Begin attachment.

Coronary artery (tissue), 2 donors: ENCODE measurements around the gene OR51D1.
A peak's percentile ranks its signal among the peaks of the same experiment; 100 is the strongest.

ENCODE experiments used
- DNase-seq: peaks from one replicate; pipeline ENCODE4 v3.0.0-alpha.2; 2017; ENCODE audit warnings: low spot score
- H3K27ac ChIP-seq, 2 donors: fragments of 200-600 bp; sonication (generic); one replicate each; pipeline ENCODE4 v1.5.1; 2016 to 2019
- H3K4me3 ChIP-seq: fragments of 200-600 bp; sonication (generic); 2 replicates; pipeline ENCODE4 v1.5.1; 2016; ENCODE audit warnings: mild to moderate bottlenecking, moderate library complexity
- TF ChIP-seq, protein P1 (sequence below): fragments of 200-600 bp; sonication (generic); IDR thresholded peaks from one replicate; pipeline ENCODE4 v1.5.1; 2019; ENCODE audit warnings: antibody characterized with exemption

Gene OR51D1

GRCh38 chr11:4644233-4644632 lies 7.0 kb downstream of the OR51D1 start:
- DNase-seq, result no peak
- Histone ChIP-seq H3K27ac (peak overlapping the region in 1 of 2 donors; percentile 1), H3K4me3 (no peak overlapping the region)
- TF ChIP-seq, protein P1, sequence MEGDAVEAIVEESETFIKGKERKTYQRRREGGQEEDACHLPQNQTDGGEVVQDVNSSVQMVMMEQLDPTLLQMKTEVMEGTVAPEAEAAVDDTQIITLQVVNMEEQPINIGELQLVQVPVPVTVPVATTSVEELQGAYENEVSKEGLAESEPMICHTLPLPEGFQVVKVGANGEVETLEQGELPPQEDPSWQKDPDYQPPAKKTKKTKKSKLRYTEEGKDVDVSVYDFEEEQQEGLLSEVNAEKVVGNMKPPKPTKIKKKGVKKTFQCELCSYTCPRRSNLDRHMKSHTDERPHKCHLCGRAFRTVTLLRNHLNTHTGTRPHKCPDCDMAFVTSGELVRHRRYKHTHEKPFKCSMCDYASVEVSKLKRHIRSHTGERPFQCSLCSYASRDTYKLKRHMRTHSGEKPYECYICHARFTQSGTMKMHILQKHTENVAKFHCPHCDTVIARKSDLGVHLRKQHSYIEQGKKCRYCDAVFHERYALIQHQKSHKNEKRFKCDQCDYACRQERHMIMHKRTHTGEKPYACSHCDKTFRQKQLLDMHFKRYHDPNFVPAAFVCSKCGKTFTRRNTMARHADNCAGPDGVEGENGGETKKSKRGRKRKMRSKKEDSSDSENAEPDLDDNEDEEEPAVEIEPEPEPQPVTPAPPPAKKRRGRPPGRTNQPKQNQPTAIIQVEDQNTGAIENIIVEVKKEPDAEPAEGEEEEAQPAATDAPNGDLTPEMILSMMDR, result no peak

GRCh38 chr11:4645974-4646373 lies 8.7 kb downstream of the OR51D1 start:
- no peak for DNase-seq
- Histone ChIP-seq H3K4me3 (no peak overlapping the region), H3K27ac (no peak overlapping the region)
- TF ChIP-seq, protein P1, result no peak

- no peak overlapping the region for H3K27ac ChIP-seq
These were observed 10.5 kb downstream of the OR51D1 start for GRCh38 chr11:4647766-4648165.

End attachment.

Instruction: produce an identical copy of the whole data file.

Coronary artery (tissue), 2 donors: ENCODE measurements around the gene OR51D1.
A peak's percentile ranks its signal among the peaks of the same experiment; 100 is the strongest.

ENCODE experiments used
- DNase-seq: peaks from one replicate; pipeline ENCODE4 v3.0.0-alpha.2; 2017; ENCODE audit warnings: low spot score
- H3K27ac ChIP-seq, 2 donors: fragments of 200-600 bp; sonication (generic); one replicate each; pipeline ENCODE4 v1.5.1; 2016 to 2019
- H3K4me3 ChIP-seq: fragments of 200-600 bp; sonication (generic); 2 replicates; pipeline ENCODE4 v1.5.1; 2016; ENCODE audit warnings: mild to moderate bottlenecking, moderate library complexity
- TF ChIP-seq, protein P1 (sequence below): fragments of 200-600 bp; sonication (generic); IDR thresholded peaks from one replicate; pipeline ENCODE4 v1.5.1; 2019; ENCODE audit warnings: antibody characterized with exemption

Gene OR51D1

GRCh38 chr11:4644233-4644632 lies 7.0 kb downstream of the OR51D1 start:
- DNase-seq, result no peak
- Histone ChIP-seq H3K27ac (peak overlapping the region in 1 of 2 donors; percentile 1), H3K4me3 (no peak overlapping the region)
- TF ChIP-seq, protein P1, sequence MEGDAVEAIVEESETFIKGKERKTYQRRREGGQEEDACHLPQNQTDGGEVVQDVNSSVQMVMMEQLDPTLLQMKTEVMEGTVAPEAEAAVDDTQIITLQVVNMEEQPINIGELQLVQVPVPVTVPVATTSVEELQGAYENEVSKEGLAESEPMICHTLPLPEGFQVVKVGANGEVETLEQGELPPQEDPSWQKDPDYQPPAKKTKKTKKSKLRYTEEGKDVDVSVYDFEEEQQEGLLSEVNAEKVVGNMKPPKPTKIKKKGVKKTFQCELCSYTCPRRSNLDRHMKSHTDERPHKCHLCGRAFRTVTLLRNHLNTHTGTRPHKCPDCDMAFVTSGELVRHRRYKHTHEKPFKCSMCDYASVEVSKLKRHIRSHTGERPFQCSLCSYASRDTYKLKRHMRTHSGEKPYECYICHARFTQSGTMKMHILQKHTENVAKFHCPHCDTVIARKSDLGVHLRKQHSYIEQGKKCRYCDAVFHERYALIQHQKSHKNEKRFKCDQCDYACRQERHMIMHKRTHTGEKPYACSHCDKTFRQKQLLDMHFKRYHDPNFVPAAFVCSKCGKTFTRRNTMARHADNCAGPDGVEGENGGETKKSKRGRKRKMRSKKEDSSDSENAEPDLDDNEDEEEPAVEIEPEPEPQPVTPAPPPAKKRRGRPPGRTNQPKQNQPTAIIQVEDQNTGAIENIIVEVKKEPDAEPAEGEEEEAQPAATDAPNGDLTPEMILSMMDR, result no peak

GRCh38 chr11:4645974-4646373 lies 8.7 kb downstream of the OR51D1 start:
- no peak for DNase-seq
- Histone ChIP-seq H3K4me3 (no peak overlapping the region), H3K27ac (no peak overlapping the region)
- TF ChIP-seq, protein P1, result no peak

- no peak overlapping the region for H3K27ac ChIP-seq
These were observed 10.5 kb downstream of the OR51D1 start for GRCh38 chr11:4647766-4648165.